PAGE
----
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Job Hunting After 50 Paperback – February 7, 2011
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Top Customer Reviews
Certainly, there's no getting around the fact that a lot of U.S. workers are having to make tough decisions, including accepting lower wages, but a job search manual should have more to offer than a resigned "accept less". (How about some strategies for not bidding down one's own starting salary? A discouraged worker is just as much at risk of undercutting their own chances there than of holding out for an unrealistic amount.) And that's just the start of where this book falls short.
For the post-50 job seeker, some of whom haven't been in the position of being "between jobs" frequently, if ever, there's a potential minefield of job scams out there, as well as considerations such as "is that health care plan with the new job (if it exists) sufficient to cover anything more than basic preventative?", or "will that temp-to-perm job actually go perm?" (the ranks of the permanently temp-status are growing), or even "will I have to consider relocation to stay in my profession?"
These questions are all beyond the scope of this book, and some of them really shouldn't be. One sadly proliferating industry is that of pseudo headhunter/job coaches who purport to take on unemployed professionals as "clients", for a fee, but actually offer the barest of "motivational" services, maybe going to far as to mail around a client's resume.Read more ›
Before I explain my reasons, let's start with an overview of what the book holds: Most of it consists of generic job search tips and guidelines: how to identify your skills and job-relevant personal characteristics (Ch. 1), what to put in resumes and cover letters (Ch. 2), how to use the web to search for job openings and investigate employers (Ch. 3), how to enlarge your personal network (Ch. 4), how to present yourself in an employment interview (Ch. 5), how to identify the most promising industries and occupations (Ch. 7), and how to organize and document your search (Ch. 8). Although only one chapter is devoted solely to the problems of older job seekers-- "Mistakes Job Seekers Over 50 Make" (Ch. 6)--all of the chapters feature tips and advice specifically for older workers; e.g., the chapter on conducting an online job search identifies sites that cater to the over-50 crowd, and the chapter on resume writing highlights recent changes in what employers expect to see in resumes.
That overview may sound promising to you, but here's the rub: it's not done very well.
How so? First, this is the most negative and discouraging job search/career guidance book I've ever seen -- and I've read several and skimmed a number of others. The book focuses throughout on older workers' "shortcomings" (p. 20) and "mistakes" (Ch. 6).Read more ›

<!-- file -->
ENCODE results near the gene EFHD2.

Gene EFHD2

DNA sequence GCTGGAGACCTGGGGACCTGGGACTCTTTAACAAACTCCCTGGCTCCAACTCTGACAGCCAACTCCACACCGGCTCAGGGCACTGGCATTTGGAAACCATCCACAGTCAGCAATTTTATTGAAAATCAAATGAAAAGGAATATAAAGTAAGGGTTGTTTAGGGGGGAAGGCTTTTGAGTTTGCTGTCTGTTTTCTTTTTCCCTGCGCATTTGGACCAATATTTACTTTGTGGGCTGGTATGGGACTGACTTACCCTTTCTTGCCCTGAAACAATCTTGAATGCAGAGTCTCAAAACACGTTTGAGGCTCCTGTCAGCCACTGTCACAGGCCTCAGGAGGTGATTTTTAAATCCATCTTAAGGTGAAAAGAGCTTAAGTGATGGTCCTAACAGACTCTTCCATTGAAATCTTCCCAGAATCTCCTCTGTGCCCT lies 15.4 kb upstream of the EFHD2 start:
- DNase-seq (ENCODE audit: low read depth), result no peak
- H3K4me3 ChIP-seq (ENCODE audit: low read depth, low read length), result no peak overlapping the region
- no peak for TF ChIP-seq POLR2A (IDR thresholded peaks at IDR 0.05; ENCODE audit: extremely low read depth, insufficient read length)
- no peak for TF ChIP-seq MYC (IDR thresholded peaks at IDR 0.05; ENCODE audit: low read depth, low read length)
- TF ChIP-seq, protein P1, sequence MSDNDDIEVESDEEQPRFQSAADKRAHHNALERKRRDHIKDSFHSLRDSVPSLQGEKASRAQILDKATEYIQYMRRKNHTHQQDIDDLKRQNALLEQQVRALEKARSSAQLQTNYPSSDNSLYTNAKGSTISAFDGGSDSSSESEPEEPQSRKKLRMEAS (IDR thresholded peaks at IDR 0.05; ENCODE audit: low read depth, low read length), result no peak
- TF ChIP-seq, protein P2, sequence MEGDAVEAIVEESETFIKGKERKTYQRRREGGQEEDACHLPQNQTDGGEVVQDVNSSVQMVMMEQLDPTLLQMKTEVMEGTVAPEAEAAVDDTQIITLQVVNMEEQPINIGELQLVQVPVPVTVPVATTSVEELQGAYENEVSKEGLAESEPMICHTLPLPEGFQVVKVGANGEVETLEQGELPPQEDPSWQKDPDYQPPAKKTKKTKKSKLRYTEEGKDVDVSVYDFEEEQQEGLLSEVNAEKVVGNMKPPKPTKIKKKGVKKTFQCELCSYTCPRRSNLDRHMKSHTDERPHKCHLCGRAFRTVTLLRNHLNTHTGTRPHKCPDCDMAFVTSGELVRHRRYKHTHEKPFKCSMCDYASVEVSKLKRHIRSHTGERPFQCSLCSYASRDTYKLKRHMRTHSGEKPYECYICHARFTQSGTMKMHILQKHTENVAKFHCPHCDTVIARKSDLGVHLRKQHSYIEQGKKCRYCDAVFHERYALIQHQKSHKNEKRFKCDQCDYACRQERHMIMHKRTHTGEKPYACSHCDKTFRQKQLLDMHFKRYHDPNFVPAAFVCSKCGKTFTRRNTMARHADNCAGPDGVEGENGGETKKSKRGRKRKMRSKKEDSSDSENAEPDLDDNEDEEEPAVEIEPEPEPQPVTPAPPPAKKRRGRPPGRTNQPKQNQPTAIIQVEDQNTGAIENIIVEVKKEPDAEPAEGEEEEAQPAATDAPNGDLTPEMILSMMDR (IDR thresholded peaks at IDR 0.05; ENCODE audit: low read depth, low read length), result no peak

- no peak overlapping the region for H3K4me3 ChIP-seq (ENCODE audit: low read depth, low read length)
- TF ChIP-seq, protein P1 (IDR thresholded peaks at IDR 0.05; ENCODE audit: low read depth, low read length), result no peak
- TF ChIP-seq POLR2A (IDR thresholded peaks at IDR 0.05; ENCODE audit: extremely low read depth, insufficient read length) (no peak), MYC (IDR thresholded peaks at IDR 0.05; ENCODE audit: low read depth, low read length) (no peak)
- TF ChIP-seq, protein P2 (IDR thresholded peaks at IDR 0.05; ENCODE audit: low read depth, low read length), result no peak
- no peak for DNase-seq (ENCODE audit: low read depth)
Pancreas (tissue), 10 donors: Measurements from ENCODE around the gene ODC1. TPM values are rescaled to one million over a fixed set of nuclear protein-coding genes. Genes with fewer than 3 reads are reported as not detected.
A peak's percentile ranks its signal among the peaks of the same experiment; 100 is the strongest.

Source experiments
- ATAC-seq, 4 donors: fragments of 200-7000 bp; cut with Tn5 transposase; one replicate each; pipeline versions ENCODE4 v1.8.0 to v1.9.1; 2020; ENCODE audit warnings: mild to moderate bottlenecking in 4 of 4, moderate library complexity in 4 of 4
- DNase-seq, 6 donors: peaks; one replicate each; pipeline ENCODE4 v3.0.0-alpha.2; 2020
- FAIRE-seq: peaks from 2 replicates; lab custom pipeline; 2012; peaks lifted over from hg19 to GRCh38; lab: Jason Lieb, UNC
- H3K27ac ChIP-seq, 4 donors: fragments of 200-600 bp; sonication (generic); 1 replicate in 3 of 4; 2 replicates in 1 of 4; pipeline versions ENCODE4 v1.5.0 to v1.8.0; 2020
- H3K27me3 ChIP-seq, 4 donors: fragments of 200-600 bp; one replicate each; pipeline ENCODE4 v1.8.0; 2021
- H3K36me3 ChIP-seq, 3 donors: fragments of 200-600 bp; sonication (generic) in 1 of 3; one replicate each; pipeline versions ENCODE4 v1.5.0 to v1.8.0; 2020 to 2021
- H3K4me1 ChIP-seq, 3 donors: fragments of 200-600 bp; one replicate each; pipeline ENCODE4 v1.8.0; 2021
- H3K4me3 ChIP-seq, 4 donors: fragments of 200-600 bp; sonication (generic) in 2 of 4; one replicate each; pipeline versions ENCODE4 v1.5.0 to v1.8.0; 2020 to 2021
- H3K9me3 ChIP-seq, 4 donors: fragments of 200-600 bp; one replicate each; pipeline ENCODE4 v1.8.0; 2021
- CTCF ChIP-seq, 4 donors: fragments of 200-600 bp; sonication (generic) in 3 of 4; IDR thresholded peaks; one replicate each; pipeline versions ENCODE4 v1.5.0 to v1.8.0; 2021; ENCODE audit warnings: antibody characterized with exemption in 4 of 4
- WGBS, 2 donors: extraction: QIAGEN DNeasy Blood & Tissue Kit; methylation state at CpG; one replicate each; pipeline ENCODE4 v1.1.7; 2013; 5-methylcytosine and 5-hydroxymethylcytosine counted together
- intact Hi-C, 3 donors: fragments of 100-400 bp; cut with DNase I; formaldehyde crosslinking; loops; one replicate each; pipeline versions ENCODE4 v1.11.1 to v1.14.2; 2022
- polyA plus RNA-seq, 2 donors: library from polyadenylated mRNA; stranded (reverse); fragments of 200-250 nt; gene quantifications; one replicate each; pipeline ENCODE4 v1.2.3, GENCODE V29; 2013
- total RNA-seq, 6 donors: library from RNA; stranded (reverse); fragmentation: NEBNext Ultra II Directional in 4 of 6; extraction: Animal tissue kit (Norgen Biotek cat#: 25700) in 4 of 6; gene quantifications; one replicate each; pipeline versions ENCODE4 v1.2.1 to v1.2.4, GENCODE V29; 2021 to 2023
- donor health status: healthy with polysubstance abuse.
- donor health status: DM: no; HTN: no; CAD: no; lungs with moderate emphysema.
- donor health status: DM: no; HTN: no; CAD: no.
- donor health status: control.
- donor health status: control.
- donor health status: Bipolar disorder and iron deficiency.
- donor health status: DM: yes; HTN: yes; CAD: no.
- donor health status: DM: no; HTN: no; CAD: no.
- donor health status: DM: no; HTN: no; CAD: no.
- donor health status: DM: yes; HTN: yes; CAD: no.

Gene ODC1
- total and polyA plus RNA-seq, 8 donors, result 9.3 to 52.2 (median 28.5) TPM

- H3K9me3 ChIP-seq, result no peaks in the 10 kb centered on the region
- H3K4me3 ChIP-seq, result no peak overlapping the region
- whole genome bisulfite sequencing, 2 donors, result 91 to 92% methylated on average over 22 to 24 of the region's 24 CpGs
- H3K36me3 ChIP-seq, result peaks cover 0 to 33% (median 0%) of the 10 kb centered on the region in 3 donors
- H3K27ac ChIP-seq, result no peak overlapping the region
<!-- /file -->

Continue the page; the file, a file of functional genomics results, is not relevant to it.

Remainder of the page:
* Get an email address and use the internet
* Network (yawn!)
* Spruce up your appearance (don't "look old, you fuddy duddy!)
* "Look" like you're energetic & eager (that you can "handle" the job)
* Etc.....nothing new!
The author makes the assumption that someone over 50 equals an old, tired, worn out person that needs to give a different impression to potential employers. She seems to be clueless about those of us who are much healthier (and energized!) than others much younger competing for positions. There is quite a bit of sterotyping from the author that readers may or may not feel "inspired" by. The sad thing is, many people over 50 are well aware they will have to flex on salary, benefits, and working conditions. This isn't news. We ARE doing the job while the younger crowd is busy smoking or texting or talking on the phone with their friends. Hasn't anyone noticed? Apparently not!
Most Recent Customer Reviews
... and there will be many more of us each year! It's a scary world out there for the over 50 job hunter. Read morePublished on April 6, 2013 by Noneofyourbiz
I thought the baby boom ended in 1965 when I was just graduating from college. So, the youngest boomer should be around 55. Mercy, what will they do?! Read morePublished on July 29, 2011 by One foot in the grave
Realistically, a lot of job hunting tips are the same for younger folks as for older folks, but I thought this book does a good job of targeting specific tips for older job... Read morePublished on June 28, 2011 by Happy Reader
This book does quite an admirable job outlining a positive approach to job hunting. Its' keep-your-chin-up, never-a-discouraging-word approach is uplifting, and author Carol... Read morePublished on June 20, 2011 by Turtles all the Way Down
Being in exactly this catagory and also knowing several others with this situation, I found this book to be very helpful, easy to understand, and logical. Read morePublished on June 16, 2011 by C. Kennedy
I am a veteran newspaper "careers" columnist, and also own a company that provides outplacement services to terminated employees (many of whom are over age 50). Read morePublished on May 31, 2011 by Christine Posti
I ordered this book because I am over 50. I found some helpful tips for updating resumes, communicating with employers and framing my own experience. Read morePublished on May 24, 2011 by E. Burton
Job Hunting After 50 has some great advice! And chances are if you are over 50, you have been in a previous job for a long time. Read morePublished on May 7, 2011 by Broncos Fan
I wanted to like this because I wanted to pass it along to an over-50 friend of mine who is struggling to find work after a "right-sizing" experience with a nationally known... Read morePublished on April 23, 2011 by Jeff P.